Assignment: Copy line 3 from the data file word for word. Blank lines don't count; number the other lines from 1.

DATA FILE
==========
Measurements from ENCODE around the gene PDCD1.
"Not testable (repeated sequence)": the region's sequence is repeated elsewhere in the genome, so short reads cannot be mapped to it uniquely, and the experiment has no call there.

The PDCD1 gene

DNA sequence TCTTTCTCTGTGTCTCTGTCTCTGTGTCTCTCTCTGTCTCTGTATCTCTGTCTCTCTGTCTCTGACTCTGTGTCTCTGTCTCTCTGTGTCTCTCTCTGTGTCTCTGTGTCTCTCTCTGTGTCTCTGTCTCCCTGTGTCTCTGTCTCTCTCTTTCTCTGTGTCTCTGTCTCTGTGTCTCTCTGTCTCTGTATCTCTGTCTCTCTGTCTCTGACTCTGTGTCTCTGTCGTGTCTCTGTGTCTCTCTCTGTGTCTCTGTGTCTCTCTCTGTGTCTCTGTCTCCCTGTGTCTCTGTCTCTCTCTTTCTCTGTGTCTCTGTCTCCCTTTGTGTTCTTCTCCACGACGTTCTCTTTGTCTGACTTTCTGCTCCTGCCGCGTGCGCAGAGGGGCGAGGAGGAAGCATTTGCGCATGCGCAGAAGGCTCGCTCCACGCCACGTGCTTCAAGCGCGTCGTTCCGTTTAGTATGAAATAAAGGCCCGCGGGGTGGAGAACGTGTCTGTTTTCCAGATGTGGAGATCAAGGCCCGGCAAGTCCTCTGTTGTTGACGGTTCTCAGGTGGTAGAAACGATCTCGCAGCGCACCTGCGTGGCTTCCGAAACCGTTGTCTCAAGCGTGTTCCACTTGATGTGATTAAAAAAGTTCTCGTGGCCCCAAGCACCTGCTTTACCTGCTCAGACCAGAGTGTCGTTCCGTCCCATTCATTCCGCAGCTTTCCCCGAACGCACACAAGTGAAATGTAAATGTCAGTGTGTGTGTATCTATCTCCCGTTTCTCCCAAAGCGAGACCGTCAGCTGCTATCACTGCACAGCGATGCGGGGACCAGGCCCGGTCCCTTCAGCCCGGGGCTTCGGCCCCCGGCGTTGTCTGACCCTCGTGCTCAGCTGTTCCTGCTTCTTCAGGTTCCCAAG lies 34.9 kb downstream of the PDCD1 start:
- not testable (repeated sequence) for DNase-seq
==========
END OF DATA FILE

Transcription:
The PDCD1 gene